A new Android malware distributed as an advertisement SDK has been discovered in multiple apps, many previously on Google Play and collectively downloaded over 400 million times.
Security researchers at Dr. Web discovered the spyware module and tracked it as ‘SpinOk,’ warning that it can steal private data stored on users’ devices and send it to a remote server.
The antivirus company says SpinkOk demonstrates a seemingly legitimate behavior, using minigames that lead to “daily rewards” to spark user interest.
“On the surface, the SpinOk module is designed to maintain users’ interest in apps with the help of mini games, a system of tasks, and alleged prizes and reward drawings,” explains Doctor Web’s report.
In the background, though, the trojan SDK checks the Android device’s sensor data (gyroscope, magnetometer) to confirm that it’s not running in a sandboxed environment, commonly used by researchers when analyzing potentially malicious Android apps.
The app then connects to a remote server to download a list of URLs opened used to display expected minigames.
Mini-games displayed by SDK
While the minigames are displayed to the apps’ users as expected, Dr. Web says that in the background, the SDK is capable of additional malicious functionality, including listing files in directories, searching for particular files, uploading files from the device, or copying and replacing clipboard contents.
The file exfiltration functionality is particularly concerning as it could expose private images, videos, and documents.
In addition, the clipboard modification functionality code allows the SDK’s operators to steal account passwords and credit card data, or hijack cryptocurrency payments to their own crypto wallet addresses.
Dr. Web claims this SDK was found in 101 apps that were downloaded for a cumulative total of 421,290,300 times from Google Play, with the most downloaded listed below:
- Noizz: video editor with music (100,000,000 downloads)
- Zapya – File Transfer, Share (100,000,000 downloads; Dr. Web says the trojan module was present in version 6.3.3 to version 6.4 and is no longer present in current version 6.4.1)
- VFly: video editor&video maker (50,000,000 downloads)
- MVBit – MV video status maker (50,000,000 downloads)
- Biugo – video maker&video editor (50,000,000 downloads)
- Crazy Drop (10,000,000 downloads)
- Cashzine – Earn money reward (10,000,000 downloads)
- Fizzo Novel – Reading Offline (10,000,000 downloads)
- CashEM: Get Rewards (5,000,000 downloads)
- Tick: watch to earn (5,000,000 downloads)
All but one of the above apps have been removed from Google Play, indicating that Google received reports about the malicious SDK and removed the offending apps until the developers submitted a clean version.
A complete list of the apps reportedly using the SDK can be found on Dr. Web’s site.
It is unclear if the publishers of the trojanized apps were deceived by the SDK’s distributor or knowingly included it in their code, but these infections commonly result from a supply-chain attack from a third party.
If you use any of the apps listed above, you should update to the latest version available via Google Play, which should be clean.
If the app isn’t available on Android’s official app store, it is recommended to uninstall them immediately and scan your device with a mobile antivirus tool to ensure that any spyware leftovers are removed.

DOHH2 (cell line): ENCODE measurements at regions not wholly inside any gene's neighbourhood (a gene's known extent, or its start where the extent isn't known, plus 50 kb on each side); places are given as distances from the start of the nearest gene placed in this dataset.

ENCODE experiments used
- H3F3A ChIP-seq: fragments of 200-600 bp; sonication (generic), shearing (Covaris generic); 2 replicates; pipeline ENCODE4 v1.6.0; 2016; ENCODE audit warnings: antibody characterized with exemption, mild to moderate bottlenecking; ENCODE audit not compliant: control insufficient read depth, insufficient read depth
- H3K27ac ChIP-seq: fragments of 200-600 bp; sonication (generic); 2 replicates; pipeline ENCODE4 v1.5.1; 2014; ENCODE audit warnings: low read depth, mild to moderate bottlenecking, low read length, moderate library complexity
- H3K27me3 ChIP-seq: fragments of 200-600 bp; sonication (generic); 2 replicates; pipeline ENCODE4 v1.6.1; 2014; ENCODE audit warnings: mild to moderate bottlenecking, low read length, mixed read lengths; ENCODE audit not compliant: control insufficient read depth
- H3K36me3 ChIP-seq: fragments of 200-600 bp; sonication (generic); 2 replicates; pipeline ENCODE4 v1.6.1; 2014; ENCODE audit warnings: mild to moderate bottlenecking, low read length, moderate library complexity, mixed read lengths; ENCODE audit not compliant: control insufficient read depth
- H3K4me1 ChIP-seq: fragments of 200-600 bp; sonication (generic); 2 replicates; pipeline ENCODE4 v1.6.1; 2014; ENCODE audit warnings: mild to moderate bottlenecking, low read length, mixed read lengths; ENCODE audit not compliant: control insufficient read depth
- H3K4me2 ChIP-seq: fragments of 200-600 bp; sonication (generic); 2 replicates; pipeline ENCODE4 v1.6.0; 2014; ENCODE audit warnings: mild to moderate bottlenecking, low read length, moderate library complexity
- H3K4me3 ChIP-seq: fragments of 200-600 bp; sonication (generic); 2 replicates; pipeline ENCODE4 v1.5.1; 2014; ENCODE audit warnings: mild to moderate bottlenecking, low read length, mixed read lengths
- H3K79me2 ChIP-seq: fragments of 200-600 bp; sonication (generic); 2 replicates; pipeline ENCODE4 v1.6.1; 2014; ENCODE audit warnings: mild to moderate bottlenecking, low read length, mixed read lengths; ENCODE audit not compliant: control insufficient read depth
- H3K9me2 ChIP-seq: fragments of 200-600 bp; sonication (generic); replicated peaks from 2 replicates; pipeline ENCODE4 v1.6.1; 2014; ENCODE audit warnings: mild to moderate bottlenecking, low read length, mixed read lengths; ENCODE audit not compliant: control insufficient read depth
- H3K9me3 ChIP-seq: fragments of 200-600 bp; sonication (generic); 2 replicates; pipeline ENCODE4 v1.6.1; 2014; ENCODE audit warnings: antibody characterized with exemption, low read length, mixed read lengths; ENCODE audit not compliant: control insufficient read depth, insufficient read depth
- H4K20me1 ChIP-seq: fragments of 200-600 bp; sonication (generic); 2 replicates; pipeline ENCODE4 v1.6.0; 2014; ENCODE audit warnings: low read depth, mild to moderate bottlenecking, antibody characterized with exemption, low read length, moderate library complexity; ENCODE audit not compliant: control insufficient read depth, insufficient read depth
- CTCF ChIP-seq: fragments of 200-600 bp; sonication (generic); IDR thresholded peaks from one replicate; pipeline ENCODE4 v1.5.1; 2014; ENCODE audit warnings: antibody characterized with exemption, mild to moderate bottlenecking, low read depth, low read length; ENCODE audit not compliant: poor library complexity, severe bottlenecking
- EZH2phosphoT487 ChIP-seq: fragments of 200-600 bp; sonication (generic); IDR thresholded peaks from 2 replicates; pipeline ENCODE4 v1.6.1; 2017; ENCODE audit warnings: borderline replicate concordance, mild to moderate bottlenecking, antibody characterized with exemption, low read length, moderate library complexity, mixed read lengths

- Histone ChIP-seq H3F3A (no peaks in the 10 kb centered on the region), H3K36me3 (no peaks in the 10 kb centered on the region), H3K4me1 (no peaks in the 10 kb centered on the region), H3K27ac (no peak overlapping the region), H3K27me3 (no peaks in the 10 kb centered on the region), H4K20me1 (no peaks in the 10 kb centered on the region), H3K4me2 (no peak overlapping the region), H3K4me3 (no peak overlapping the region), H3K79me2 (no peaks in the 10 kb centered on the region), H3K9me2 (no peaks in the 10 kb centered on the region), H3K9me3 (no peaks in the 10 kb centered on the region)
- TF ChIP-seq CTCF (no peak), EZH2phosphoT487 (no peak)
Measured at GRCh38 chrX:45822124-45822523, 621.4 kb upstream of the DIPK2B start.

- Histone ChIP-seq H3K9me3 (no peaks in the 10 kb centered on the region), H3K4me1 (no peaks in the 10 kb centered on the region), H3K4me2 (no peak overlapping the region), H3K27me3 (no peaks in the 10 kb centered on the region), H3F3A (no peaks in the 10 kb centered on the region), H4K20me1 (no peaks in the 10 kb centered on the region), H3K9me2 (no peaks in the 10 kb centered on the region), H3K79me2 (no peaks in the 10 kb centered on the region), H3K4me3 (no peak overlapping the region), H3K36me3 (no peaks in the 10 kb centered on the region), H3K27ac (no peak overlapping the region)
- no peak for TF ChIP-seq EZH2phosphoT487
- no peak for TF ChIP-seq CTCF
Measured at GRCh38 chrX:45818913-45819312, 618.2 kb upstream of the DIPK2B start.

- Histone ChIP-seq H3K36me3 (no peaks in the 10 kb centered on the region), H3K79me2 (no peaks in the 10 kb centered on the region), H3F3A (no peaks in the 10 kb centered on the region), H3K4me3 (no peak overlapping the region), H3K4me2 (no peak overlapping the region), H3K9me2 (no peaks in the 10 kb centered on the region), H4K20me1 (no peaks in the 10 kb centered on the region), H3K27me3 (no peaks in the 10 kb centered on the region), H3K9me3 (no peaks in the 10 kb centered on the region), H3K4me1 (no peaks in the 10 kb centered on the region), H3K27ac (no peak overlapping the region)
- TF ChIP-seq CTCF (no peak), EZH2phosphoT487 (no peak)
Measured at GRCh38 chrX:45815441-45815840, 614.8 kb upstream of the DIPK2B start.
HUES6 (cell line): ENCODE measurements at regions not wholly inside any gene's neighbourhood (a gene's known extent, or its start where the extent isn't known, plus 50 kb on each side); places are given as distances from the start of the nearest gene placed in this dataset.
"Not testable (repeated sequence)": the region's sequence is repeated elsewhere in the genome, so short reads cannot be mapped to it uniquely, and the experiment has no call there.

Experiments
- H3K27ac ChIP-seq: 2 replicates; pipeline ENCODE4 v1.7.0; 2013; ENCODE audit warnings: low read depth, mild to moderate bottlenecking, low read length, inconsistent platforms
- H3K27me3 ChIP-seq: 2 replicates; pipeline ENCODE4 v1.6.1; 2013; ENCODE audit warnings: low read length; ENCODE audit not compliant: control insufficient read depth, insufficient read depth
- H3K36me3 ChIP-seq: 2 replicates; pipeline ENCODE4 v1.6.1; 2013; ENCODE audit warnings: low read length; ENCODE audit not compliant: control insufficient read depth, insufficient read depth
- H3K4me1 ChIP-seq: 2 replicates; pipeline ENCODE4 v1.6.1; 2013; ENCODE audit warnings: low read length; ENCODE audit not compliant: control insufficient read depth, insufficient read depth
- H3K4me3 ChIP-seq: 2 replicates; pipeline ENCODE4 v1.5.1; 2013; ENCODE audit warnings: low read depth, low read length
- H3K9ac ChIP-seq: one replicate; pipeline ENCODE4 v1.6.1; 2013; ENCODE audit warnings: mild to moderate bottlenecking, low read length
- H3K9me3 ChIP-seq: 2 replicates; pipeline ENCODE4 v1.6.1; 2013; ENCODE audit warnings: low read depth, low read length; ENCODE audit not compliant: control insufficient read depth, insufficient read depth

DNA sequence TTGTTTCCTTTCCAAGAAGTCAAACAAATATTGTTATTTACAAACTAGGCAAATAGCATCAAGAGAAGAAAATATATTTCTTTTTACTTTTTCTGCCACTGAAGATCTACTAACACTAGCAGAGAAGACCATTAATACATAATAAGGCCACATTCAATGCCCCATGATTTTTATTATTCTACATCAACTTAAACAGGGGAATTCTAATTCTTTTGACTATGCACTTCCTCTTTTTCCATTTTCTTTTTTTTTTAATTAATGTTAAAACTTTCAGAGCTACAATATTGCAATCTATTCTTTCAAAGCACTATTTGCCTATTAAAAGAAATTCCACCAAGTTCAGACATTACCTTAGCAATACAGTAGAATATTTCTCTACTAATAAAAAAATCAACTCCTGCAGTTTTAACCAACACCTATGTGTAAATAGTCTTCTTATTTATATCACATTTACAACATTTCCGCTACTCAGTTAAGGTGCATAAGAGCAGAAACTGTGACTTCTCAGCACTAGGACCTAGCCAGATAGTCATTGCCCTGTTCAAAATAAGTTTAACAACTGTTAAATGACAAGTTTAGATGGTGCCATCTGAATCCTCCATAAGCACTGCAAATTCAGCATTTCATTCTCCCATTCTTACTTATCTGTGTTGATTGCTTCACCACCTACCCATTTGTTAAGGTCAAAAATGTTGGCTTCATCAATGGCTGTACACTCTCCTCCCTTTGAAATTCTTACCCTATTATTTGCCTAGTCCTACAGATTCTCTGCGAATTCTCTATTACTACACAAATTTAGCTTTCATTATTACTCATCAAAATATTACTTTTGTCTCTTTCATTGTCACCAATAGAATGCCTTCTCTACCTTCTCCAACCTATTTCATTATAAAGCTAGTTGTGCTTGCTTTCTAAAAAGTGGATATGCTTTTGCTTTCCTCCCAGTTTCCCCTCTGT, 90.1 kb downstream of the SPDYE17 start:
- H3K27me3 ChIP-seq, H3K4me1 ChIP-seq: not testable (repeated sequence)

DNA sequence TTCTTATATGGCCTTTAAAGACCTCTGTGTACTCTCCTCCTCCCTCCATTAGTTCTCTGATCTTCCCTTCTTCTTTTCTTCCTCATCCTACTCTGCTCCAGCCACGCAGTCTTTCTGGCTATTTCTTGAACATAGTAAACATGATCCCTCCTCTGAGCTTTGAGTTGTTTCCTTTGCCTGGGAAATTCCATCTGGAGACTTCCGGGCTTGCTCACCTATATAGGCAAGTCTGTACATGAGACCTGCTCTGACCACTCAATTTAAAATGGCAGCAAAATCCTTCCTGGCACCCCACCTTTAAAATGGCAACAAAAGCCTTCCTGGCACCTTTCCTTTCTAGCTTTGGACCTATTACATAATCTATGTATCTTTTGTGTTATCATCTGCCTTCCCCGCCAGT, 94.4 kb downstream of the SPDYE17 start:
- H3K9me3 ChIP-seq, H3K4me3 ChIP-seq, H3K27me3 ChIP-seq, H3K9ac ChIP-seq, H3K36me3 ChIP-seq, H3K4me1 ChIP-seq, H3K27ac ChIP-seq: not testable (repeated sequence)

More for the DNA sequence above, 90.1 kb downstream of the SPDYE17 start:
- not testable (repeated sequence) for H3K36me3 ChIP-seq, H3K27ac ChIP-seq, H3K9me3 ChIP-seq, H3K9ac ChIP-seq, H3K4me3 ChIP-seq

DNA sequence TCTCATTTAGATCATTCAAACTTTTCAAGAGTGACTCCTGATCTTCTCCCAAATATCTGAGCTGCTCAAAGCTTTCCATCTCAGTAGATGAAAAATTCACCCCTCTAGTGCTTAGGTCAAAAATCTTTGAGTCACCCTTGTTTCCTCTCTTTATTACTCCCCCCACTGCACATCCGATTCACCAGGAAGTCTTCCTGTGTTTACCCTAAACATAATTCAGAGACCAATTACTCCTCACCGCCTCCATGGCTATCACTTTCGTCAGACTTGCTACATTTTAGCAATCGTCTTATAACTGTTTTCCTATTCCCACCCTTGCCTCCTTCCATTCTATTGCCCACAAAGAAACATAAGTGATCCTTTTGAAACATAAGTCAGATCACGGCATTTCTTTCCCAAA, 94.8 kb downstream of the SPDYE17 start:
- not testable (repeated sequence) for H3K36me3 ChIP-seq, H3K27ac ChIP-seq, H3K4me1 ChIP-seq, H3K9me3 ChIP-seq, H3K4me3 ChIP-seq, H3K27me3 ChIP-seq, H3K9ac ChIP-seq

BleepingComputer has reached out to Google for a statement on this massive infection base, but a comment wasn’t available by publication time.
- Dr. Technical – 2 days ago
What good is it to say an app is “Play Protected” by Google if malware continues to slip through into apps downloaded by users.
Google’s “seal of approval” means NOTHING! They have failed to do what they say they do.
- EdwinDavidson – 2 days ago
This is why I avoid Google Android. Each and every audit of it records more and more malware. Google DOES NOT CARE. The numbers keep going up. AND EVEN I CAN SPOT MALWARE GOOGLE ALLOWS WITHOUT CARING MY REPORTS OF IT, after all – who cares.
- ThomasMann – 2 days ago
Google ist a billion Dollar company, the idea that their user’s security is one of their top 100 interests, is something that only idiots can believe.
And the vast majority of those retarded monkeys, who run all over the place staring at the phone in their hands, are the perfect willing “victims”.
These 421.000.000 are a tip of the iceberg, as it is only ONE of many malwares that make it into their beloved instruments. Without these, their ridiculous lives would not have any meaning at all….
- kesso101 – 2 days ago
With most users using Android devices. Google needs to step up its game in detecting these malicious applications containing spyware. The vetting of vendors allowed to add their apps to the play store has to be tightened. I know this can be seen as a difficult thing especially considering how much they might lose should app providers/customers leave. The silver line here is most people are android users and that is not going to change anytime soon.
- aztony – 2 days ago
Any user relying solely on Google Play Protect to scan their device(s) for malware is putting their device in serious jeopardy.
- Mahhn – 1 day ago
It’s no joke, that google playstore is by far the largest malware delivery service ever. Joke is that their AI they are using to replace employees, isn’t doing a good job either. Someone needs to add some Ethics subroutines to it’s system.
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